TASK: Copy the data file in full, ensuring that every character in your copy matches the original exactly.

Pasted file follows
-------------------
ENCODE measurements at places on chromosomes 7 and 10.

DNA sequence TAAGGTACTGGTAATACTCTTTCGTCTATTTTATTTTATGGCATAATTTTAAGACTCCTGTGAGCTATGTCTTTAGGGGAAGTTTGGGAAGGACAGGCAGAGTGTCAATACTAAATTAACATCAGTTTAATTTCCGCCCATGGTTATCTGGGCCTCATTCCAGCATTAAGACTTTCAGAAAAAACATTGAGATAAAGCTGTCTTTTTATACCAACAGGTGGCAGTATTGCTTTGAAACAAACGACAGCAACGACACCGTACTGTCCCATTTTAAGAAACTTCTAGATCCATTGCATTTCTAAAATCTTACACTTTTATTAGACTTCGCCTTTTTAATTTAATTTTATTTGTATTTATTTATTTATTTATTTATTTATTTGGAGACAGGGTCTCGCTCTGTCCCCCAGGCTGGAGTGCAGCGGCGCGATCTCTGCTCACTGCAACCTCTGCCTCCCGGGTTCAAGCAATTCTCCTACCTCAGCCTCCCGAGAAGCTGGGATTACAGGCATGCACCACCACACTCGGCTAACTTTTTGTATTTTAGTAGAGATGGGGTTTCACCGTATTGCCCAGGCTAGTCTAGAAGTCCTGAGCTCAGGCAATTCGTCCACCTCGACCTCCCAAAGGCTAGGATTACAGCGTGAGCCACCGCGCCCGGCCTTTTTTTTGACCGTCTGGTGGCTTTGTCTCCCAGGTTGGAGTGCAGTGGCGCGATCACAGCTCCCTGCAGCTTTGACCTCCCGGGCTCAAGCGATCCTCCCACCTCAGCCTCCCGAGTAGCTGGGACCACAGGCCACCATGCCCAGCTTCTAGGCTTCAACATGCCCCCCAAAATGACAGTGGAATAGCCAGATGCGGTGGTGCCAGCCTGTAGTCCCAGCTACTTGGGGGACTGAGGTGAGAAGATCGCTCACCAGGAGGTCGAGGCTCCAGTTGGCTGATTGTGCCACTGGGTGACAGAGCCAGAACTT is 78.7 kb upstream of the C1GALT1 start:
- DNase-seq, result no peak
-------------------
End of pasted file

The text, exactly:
ENCODE measurements at places on chromosomes 7 and 10.

DNA sequence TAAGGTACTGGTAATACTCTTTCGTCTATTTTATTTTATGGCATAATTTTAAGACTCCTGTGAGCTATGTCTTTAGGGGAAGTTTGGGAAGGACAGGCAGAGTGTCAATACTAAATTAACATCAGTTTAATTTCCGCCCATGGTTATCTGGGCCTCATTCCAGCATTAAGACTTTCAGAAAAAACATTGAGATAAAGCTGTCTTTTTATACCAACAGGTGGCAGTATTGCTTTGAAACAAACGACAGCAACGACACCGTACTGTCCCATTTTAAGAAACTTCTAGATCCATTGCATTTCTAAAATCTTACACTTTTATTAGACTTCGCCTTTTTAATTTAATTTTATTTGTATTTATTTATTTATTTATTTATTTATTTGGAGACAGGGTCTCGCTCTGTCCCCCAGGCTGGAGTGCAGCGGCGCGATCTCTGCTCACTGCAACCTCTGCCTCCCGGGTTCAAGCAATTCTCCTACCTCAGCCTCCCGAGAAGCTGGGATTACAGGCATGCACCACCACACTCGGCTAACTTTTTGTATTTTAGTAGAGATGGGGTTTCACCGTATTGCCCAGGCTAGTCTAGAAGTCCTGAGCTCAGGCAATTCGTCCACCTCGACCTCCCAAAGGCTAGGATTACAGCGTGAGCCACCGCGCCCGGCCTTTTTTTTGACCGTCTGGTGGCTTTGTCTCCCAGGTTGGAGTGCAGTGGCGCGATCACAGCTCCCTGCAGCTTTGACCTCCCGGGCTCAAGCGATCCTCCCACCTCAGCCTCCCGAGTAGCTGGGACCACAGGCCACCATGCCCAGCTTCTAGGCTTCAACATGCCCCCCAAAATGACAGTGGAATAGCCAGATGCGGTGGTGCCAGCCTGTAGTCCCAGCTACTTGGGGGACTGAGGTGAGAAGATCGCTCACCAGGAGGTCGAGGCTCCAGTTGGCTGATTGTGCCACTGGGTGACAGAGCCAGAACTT is 78.7 kb upstream of the C1GALT1 start:
- DNase-seq, result no peak